Published: May 5, 2016
Faith Editor Emeritus
The University Players brought a literary classic to life this weekend in “The Importance of Being Earnest.” The famous Oscar Wilde comedy asks how sincerity could be possible in Victorian London, where reputation and social obligation rule and authenticity is downright impolite.
Before the lights even dimmed, the set transported audiences to the universe of the social elite in Victorian London. A hand-painted mural reflecting popular art of the times framed the stage throughout the play, and the ornate lounges, carpets and frames on the stage set the scene for the quick exchange of witticisms over cucumber sandwiches and tea. Likewise, the costumes contributed to the feeling of having stumbled out of a time-machine into Victorian England.
Most impressive, of course, were the Players themselves, who never tripped over Wilde’s rapid-fire wit or swallowed any jokes. Senior James Pennington’s portrayal of the butler, Lane, set the tone for the play with his dry delivery of observations regarding the upper class and self-deprecating comments. The Players’ restraint let the humor and social commentary that characterize “The Importance of Being Earnest” blossom organically.
The actors never gave into the temptation to overact and, instead, let the more ridiculous scenes escalate in a natural, believable manner. Sophomore Conor Hurley’s sublime performance as Algernon exemplifies this. Throughout the entire action of the play, Hurley maintained the nonchalance that characterizes Algernon. He kept up with the character’s wit, delivering famous lines like, “If I am occasionally a little over-dressed, I make up for it by being always immensely over-educated” and “the truth is rarely pure and never simple” with confidence but never the braggadocio that seriously risks undercutting the humor.
His presence and use of space saves him from ever being upstaged, even by senior Cillian Byrne’s uproarious drag performance of Lady Bracknell. The dynamic between all of the actors on stage at a given time was always complementary and never competitive.
Likewise, the chemistry between actors kept each scene captivating. Junior Dan Mauro’s performance as John “Jack” Worthington complemented Hurley’s Algernon without ever becoming upstaged by him. Jack’s frustration and affection for Algernon and Algernon’s bemusement at his friend are evident in the chemistry between Mauro and Hurley. They share the stage and the space between them so naturally that even the most absurd exchanges feel simultaneously believable and hilarious.
For example, in one heated argument Algernon voraciously stuffs muffins into his mouth, to his friend’s fury, until Jack exclaims, “How can you sit there, calmly eating muffins when we are in this horrible trouble, I can’t make out. You seem to me to be perfectly heartless.” Algernon responds, frankly, “Well, I can’t eat muffins in an agitated manner. The butter would probably get on my cuffs.” The natural cadence of this conversation escalates convincingly into what may be Algernon’s most honest, authentic line: “I am eating muffins because I am unhappy.” The conviction and seriousness with which Hurley delivered this line emphasizes its hilarity.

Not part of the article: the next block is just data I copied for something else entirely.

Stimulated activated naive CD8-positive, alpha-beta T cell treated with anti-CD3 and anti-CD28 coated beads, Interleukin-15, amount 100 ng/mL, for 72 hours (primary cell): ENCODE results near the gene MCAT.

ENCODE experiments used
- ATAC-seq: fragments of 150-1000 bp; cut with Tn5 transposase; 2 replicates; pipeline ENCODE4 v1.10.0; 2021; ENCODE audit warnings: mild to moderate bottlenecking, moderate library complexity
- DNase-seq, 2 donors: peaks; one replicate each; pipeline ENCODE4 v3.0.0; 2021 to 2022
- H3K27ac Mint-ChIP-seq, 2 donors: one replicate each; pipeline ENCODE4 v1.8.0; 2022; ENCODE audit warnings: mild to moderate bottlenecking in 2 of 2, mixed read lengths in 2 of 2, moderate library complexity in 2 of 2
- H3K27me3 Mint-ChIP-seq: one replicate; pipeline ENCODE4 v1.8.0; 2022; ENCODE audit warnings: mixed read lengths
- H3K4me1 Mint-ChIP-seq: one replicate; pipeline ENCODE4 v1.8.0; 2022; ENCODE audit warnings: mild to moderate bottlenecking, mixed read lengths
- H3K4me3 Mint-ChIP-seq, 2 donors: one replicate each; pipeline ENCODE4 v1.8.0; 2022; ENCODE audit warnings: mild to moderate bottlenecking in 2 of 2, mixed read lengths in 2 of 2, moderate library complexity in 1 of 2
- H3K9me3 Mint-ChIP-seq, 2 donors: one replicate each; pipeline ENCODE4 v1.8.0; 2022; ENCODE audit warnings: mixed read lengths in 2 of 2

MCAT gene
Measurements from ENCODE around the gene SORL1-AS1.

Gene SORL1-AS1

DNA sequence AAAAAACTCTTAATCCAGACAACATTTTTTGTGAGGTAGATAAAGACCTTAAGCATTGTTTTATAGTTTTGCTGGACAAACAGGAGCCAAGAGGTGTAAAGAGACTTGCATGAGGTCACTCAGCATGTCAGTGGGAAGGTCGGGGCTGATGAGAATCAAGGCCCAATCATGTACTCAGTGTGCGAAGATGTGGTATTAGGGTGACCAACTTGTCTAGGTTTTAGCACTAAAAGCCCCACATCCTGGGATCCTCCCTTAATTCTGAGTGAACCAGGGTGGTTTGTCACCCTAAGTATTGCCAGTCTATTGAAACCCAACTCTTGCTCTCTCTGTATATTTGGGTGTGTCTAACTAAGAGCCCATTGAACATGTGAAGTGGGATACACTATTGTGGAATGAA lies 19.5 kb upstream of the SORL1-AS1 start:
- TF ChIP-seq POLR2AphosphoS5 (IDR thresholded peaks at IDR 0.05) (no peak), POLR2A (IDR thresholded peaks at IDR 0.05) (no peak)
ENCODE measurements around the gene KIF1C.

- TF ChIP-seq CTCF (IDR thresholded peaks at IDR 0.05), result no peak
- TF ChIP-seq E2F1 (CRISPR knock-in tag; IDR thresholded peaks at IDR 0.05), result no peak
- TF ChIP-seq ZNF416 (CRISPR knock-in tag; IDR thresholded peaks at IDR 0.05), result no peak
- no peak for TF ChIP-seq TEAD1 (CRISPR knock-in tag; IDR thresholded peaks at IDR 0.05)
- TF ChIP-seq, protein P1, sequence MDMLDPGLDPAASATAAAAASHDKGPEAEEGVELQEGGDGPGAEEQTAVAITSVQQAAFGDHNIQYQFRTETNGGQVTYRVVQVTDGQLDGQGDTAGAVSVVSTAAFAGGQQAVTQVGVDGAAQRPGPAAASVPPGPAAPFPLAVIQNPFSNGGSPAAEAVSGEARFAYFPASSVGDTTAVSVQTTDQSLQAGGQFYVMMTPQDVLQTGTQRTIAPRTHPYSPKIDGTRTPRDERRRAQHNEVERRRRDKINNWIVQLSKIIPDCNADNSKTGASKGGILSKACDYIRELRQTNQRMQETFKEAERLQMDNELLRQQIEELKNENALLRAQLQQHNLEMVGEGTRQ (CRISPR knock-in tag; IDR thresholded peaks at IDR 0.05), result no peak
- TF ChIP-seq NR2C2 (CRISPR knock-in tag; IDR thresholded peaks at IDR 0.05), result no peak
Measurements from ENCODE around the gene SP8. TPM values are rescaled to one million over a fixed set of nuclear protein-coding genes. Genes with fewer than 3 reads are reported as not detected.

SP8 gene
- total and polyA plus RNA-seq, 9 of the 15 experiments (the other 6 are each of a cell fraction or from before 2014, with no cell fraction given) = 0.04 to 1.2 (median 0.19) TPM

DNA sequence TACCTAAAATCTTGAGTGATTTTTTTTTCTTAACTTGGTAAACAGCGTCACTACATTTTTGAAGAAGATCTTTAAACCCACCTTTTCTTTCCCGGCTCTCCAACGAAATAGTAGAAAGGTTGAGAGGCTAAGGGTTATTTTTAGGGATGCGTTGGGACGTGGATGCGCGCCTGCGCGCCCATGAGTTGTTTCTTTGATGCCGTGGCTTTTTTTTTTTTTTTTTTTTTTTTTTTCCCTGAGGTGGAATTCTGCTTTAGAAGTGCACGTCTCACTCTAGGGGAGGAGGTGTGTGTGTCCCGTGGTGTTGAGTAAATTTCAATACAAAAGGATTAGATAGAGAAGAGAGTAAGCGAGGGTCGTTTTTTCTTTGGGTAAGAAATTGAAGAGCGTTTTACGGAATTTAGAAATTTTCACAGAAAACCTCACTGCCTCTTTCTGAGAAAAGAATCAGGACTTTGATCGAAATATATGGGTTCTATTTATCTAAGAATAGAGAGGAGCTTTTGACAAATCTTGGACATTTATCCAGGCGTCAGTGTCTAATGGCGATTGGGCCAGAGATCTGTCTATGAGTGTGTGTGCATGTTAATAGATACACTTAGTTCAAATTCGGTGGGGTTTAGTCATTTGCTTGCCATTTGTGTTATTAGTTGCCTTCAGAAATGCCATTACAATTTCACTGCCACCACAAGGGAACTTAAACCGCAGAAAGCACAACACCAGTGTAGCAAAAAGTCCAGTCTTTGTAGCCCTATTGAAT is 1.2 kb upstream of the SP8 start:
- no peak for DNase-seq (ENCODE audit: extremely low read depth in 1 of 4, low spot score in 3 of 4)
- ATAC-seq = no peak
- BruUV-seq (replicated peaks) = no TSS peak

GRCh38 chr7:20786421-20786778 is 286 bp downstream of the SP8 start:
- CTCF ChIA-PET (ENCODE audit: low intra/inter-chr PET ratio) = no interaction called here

Senior Megan Lasky sparkled in her final performance with the Players as Gwendolen. Like Hurley, Lasky’s confidence within the space of the stage emphasizes her character’s strength and self-awareness, which other productions of the play sometimes choose to disregard or downplay. For example, Gwendolen’s initial flirtation with Jack (who she believes is Earnest) and her response to his non-proposal –“I’m afriad you’ve had very little experience in how to propose”—and the subtle decision to push him back down on one knee when Lady Bracknell walks in on the proposal establish Gwendolen as a figure at least as witty as her male counterpart, and with plenty of personal agency.
Perhaps the most notable dynamic in the play, however, is the relationship between Gwendolen and Cecily, played by first-year Ali Basalyga who gave a stunning second production and first leading role. The pair’s initial encounter, in Cecily’s garden, opens with over the top affection. Each woman immediately insists that the other calls her by the first name, and explains that they like each other. That is, until they realize they have both become engaged to (the fictional) Earnest. As the veil of politeness fades, Lasky and Basalyga continue to complement each other’s movements, performing a sort of choreography over tea, sitting and standing in perfect unison. The pair maintains this unison for the remainder of the play, even as they confront their suitors.
Soon, the stage becomes a sort of mirror, in which Cecily and Gwendolen reflect their suitors perfectly, speaking and moving in perfect accord. Visually, this is as beautiful as it is comedic. The closing scene, which brings all of the actors on stage at once, stuns. The cast’s ability to illuminate each other’s strengths and account for any lapses makes a brilliant play about the struggle for authenticity in a strictly superficial world as natural and profound as it is hilarious.
Personally, I encourage everyone to see it this weekend and cannot imagine a more perfect final production of the year than “The Importance of Being Earnest.”
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